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I'm trying to determine the life of some EEPROM. I will be erasing a byte (setting to 0x00, clearing a parity bit) as frequently as I will be writing to it. So if setting it to 0x00 counts as a wear cycle, I will effectively be having the number of cycles I can use that address.

Does writing a 0 count as a wear cycle or not?

EDIT: it is the act of flipping a bit back and forth that I am trying to estimate wear on, not writing a 0, since EEPROM is 0xFF when erased. So, if I start with erased memory (0xff) set an address to 0x00, then back to 0xff, then back to 0x00, does this count as two wear cycles or three?

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See also 100k EEPROM writes "per bit" or as a whole?

The polarity is the other way up for most chips: "erase" sets a byte or group of bytes to all 1s. So you need to be a little careful. Because writing the byte to 0x00 incurs an erase and a write, and then setting it to e.g. 0x01 incurs another erase (to 0xFF) then a write.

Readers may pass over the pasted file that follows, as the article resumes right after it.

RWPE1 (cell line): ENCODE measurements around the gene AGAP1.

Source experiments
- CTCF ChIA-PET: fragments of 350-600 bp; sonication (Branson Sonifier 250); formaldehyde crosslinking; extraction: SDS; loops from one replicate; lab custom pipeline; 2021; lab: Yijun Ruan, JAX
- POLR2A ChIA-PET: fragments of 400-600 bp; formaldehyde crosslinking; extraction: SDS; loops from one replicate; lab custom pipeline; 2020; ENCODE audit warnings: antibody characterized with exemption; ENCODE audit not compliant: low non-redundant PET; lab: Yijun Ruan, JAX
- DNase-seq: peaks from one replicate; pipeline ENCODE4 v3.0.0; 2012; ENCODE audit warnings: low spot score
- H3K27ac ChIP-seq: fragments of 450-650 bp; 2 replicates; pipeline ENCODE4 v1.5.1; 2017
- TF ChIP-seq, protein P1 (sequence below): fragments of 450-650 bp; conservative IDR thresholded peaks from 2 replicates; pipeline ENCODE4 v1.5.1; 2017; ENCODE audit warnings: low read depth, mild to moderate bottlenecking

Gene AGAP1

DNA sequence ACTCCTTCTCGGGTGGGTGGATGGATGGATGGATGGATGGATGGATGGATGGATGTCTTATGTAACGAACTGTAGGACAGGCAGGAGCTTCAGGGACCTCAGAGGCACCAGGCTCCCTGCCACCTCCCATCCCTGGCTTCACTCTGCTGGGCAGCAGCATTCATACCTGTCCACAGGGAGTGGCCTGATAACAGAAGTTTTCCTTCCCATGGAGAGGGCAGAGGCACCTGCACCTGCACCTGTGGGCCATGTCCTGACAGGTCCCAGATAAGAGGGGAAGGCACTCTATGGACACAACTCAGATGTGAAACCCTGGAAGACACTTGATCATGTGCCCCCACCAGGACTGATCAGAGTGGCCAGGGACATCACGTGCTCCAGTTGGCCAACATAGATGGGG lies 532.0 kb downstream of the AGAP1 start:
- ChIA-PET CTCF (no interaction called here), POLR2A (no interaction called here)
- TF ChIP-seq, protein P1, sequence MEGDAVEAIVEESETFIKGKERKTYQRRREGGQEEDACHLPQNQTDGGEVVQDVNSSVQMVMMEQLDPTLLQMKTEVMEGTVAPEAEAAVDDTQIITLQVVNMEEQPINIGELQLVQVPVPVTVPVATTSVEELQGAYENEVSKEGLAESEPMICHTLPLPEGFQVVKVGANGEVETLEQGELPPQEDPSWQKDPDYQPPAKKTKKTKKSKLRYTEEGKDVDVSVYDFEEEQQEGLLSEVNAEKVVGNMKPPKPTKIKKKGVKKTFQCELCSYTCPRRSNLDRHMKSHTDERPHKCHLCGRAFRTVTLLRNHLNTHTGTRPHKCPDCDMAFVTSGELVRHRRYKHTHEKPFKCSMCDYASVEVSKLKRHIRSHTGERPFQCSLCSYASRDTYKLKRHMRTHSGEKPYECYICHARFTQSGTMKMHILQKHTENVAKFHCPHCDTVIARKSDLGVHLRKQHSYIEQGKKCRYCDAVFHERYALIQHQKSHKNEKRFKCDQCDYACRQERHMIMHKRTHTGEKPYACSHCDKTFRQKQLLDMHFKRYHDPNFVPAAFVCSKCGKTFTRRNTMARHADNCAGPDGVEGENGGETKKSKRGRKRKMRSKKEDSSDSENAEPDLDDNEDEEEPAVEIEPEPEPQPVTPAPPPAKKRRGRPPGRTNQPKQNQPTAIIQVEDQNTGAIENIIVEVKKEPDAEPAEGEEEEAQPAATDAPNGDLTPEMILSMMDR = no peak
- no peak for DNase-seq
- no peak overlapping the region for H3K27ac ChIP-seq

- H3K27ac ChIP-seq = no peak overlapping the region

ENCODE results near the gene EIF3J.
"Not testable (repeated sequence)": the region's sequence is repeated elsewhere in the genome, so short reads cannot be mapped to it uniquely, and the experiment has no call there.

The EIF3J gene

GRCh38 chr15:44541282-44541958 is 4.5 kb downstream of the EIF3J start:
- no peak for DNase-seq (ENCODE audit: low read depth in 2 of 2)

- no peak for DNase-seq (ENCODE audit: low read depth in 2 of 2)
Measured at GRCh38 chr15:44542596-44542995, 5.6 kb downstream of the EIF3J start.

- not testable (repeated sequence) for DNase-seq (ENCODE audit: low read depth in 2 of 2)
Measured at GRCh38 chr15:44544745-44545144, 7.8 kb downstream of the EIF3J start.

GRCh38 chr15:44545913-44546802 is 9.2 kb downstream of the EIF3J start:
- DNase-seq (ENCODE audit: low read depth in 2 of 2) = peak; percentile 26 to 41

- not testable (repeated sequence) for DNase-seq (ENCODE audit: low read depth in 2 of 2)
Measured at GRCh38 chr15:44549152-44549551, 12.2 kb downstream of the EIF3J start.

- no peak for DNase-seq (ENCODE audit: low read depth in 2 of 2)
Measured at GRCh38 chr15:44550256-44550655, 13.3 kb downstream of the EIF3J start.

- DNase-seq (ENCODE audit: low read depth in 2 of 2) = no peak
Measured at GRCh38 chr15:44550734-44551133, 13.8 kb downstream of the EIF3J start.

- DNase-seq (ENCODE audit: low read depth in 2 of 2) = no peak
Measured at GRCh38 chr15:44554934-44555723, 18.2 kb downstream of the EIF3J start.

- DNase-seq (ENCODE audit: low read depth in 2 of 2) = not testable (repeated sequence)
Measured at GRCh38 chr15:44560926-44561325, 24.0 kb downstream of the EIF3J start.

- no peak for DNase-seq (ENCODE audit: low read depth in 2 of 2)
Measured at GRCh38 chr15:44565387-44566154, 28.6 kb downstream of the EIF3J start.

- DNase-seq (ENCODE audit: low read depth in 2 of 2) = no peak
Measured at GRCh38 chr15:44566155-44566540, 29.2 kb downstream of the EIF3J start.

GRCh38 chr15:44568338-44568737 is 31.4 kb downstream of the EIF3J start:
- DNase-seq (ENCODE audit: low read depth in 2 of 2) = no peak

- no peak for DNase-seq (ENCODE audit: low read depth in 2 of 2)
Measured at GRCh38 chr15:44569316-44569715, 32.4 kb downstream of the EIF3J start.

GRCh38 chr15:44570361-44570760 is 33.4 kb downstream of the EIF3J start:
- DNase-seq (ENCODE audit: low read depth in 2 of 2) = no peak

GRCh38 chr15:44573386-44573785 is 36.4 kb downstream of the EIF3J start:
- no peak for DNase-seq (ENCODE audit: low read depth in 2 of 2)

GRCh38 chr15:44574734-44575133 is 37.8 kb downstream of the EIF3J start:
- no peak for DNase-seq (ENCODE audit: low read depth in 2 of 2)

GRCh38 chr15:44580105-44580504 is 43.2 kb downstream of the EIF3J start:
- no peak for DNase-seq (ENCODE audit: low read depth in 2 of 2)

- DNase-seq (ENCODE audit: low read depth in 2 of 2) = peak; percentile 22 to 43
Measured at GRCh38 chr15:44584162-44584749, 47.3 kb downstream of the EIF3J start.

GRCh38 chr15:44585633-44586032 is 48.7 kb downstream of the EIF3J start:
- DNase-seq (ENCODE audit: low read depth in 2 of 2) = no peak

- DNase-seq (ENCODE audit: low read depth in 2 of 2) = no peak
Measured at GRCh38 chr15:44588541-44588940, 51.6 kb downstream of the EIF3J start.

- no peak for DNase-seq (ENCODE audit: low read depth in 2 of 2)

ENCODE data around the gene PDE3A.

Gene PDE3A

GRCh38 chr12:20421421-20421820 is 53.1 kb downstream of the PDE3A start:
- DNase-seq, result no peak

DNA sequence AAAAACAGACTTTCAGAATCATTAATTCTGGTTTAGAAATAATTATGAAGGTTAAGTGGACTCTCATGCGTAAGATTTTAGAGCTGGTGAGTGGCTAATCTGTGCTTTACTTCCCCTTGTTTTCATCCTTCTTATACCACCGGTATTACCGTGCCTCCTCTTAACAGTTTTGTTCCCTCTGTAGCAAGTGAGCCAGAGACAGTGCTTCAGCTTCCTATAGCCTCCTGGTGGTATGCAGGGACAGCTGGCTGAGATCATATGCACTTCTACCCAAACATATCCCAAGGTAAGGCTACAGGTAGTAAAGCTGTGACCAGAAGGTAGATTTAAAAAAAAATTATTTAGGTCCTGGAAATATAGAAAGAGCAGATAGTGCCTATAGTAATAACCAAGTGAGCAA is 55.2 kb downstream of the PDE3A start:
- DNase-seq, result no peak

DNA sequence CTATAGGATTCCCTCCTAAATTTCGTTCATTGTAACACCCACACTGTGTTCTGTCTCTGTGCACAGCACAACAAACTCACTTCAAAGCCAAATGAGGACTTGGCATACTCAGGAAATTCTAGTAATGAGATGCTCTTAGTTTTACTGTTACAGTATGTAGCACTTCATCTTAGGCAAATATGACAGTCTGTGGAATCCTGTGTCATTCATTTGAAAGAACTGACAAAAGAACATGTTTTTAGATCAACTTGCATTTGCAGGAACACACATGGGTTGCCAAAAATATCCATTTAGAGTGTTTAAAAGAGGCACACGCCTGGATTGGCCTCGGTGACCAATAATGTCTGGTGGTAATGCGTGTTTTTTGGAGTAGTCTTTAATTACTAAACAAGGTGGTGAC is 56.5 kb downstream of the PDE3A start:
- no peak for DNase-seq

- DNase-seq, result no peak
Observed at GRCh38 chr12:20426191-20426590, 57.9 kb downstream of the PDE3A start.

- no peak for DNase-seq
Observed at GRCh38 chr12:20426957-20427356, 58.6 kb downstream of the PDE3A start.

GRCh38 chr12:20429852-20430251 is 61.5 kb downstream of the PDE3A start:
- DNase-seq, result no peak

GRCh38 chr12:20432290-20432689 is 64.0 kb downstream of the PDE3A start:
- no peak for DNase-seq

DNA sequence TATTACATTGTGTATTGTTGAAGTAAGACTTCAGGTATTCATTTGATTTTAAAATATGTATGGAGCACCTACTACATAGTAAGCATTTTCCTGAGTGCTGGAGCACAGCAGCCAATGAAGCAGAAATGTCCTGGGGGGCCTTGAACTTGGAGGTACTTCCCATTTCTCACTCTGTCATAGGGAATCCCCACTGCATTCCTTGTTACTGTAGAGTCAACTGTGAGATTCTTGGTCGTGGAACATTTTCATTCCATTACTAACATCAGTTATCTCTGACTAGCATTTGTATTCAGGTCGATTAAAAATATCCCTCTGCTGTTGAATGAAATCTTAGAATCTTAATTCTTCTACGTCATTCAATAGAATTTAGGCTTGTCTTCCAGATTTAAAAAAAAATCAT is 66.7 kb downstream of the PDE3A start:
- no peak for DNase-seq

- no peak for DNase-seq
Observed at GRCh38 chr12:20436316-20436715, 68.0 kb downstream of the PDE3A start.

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  • \$\begingroup\$ ... which suggests that wear could be reduced (to half?) by checking the status before writing. If it's correct then leave it. \$\endgroup\$ – Transistor Oct 6 '16 at 14:23
  • \$\begingroup\$ @Transistor: unlikely to gain you anything for those where you erase in blocks \$\endgroup\$ – PlasmaHH Oct 6 '16 at 14:25
  • \$\begingroup\$ Thanks for the quick replies. To clarify: sorry, I haven't looked into the logic enough to know if this chip is default 1 or 0. My point is, does resetting the memory to its default value cause a wear cycle, or is it just switching it from the default to the non-default? In other words, if I set a bit, clear the bit, then set that bit (not getting hung up on whether setting/clearing is 0 or 1), does that count as 2 wear cycles or just 1? I can always invert my logic, it's how to count wear cycles that I'm hung up on. \$\endgroup\$ – Bob Oct 6 '16 at 14:41
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    \$\begingroup\$ I believe that wear is specified in terms of erase cycles. So 0xFF -> 0x00 is a write (not a wear cycle), then 0x00 -> 0xFF does count as a wear cycle. Note that you can clear bits one by one without incurring wear cycles, e.g. 0xFF -> 0x7F -> 0x3F ... -> 0x01 -> 0x00 does not count as a wear cycle. \$\endgroup\$ – pjc50 Oct 6 '16 at 15:10
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    \$\begingroup\$ @pjc50 I think you should include that technique in your answer \$\endgroup\$ – pericynthion Oct 6 '16 at 16:53

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